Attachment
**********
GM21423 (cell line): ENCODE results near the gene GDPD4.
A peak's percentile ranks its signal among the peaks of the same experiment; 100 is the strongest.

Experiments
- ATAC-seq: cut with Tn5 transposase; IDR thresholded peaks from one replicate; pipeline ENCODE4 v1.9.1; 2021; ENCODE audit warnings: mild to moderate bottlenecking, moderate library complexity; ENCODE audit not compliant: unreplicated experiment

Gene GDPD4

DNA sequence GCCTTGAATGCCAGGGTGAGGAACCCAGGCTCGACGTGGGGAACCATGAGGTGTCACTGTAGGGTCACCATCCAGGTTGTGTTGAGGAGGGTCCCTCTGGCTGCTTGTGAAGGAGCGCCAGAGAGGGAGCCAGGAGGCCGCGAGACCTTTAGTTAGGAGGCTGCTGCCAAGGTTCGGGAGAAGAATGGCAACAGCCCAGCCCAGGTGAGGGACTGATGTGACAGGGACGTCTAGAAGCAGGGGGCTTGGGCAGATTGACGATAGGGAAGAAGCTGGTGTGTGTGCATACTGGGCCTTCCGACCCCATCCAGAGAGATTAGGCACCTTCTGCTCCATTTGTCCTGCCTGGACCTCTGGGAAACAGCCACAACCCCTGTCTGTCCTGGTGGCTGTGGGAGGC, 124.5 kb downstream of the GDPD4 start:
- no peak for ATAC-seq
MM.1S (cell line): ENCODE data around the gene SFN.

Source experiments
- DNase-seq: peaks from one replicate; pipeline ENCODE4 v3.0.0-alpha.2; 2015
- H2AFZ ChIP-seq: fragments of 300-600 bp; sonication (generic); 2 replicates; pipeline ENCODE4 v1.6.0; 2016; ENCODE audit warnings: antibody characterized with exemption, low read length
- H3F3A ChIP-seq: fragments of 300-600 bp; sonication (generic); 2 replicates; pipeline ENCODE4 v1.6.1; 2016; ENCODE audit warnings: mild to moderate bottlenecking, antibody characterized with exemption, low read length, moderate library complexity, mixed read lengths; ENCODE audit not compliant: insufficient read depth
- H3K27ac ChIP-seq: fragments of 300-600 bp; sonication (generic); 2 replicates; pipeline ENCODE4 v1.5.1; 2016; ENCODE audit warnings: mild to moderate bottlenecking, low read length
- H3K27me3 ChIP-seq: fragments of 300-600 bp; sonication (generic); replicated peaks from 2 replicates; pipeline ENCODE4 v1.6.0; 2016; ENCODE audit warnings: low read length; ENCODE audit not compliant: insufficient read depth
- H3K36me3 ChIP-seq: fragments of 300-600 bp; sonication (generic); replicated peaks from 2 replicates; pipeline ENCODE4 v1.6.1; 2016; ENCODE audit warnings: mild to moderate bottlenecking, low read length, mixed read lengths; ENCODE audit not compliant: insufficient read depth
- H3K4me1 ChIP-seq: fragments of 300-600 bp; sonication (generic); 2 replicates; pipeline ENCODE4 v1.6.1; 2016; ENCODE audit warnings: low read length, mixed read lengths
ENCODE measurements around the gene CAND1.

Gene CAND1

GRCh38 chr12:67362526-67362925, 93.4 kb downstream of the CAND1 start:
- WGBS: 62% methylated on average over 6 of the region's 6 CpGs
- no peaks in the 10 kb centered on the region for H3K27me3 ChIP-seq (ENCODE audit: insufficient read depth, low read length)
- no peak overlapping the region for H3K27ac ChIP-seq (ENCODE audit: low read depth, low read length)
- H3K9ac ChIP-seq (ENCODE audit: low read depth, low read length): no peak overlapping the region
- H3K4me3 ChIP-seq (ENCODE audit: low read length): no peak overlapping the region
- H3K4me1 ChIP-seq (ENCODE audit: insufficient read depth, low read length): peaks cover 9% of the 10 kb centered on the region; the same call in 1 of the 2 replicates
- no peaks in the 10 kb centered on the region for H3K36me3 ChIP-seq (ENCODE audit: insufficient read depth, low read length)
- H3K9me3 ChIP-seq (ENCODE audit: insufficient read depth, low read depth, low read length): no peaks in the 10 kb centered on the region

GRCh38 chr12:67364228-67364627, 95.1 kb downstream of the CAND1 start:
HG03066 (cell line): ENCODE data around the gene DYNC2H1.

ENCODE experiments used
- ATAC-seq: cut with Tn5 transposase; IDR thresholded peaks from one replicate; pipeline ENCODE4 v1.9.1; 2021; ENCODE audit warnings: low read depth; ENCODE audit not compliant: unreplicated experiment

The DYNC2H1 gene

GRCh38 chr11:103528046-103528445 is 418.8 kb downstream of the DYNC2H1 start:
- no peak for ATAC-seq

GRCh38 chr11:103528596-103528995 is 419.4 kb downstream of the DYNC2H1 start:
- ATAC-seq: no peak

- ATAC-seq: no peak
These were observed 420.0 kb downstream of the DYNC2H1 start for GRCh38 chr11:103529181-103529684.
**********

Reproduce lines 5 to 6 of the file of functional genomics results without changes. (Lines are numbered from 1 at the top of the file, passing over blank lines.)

Gene GDPD4

DNA sequence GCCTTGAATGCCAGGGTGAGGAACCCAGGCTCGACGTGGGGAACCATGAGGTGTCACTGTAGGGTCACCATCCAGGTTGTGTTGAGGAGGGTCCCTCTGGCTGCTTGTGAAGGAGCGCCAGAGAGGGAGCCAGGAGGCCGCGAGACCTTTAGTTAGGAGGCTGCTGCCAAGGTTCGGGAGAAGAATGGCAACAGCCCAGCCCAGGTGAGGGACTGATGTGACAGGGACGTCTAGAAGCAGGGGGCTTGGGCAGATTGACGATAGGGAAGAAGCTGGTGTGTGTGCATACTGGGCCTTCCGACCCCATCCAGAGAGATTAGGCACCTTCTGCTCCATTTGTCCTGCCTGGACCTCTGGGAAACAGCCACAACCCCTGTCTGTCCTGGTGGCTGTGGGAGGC, 124.5 kb downstream of the GDPD4 start: